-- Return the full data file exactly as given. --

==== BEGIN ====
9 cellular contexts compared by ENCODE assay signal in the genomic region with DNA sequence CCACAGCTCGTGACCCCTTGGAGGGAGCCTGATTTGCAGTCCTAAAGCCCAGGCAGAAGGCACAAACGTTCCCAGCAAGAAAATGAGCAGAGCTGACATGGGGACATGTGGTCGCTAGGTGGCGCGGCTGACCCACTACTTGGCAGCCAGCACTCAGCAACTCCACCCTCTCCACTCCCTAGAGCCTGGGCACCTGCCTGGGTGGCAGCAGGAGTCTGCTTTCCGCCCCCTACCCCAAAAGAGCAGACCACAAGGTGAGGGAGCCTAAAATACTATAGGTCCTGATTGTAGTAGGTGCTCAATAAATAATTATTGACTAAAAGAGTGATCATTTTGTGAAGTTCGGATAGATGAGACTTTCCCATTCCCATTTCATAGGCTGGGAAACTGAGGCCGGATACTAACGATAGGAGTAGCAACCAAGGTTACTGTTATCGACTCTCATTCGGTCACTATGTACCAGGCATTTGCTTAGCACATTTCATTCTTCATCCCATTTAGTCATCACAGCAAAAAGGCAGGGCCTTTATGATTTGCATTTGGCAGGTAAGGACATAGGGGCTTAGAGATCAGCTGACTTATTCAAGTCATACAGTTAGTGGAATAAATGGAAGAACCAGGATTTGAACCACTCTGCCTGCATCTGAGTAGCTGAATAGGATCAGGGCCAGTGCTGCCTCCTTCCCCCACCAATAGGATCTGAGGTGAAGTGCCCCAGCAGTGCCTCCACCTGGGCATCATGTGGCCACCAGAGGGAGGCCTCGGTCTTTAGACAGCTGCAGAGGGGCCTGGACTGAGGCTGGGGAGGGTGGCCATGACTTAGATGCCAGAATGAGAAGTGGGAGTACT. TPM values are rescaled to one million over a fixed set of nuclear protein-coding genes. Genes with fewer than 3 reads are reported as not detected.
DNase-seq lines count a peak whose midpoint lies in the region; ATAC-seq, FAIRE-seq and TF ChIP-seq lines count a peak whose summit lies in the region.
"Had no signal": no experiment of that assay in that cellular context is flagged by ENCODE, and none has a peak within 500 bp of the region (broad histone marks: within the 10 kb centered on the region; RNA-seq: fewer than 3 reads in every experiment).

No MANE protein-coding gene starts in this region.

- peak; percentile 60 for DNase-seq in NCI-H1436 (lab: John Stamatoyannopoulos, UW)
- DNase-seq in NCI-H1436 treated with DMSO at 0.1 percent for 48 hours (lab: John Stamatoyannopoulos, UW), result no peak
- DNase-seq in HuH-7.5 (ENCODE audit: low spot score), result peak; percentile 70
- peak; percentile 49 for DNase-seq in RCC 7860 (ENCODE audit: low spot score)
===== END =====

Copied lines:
9 cellular contexts compared by ENCODE assay signal in the genomic region with DNA sequence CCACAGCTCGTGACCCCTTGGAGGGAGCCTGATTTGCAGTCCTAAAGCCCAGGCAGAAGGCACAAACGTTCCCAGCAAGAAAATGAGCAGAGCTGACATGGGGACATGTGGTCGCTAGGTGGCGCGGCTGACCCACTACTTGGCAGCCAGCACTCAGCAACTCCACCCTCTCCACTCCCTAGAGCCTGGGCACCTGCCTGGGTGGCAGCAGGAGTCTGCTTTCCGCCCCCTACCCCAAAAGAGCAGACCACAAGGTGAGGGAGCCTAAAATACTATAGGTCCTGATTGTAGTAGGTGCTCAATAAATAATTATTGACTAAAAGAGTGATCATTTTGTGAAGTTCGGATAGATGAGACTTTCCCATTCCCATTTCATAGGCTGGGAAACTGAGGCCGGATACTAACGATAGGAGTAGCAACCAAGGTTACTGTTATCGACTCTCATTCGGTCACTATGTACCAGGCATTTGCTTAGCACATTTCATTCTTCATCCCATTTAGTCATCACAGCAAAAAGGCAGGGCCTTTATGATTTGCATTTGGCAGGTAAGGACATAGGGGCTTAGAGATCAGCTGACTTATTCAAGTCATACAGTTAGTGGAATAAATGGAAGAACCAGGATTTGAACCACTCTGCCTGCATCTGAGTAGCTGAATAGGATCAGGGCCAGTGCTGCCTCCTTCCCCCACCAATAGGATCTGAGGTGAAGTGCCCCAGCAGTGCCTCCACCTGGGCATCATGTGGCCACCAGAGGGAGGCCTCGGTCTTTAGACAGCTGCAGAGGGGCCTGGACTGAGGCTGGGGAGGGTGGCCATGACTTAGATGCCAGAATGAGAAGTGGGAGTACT. TPM values are rescaled to one million over a fixed set of nuclear protein-coding genes. Genes with fewer than 3 reads are reported as not detected.
DNase-seq lines count a peak whose midpoint lies in the region; ATAC-seq, FAIRE-seq and TF ChIP-seq lines count a peak whose summit lies in the region.
"Had no signal": no experiment of that assay in that cellular context is flagged by ENCODE, and none has a peak within 500 bp of the region (broad histone marks: within the 10 kb centered on the region; RNA-seq: fewer than 3 reads in every experiment).

No MANE protein-coding gene starts in this region.

- peak; percentile 60 for DNase-seq in NCI-H1436 (lab: John Stamatoyannopoulos, UW)
- DNase-seq in NCI-H1436 treated with DMSO at 0.1 percent for 48 hours (lab: John Stamatoyannopoulos, UW), result no peak
- DNase-seq in HuH-7.5 (ENCODE audit: low spot score), result peak; percentile 70
- peak; percentile 49 for DNase-seq in RCC 7860 (ENCODE audit: low spot score)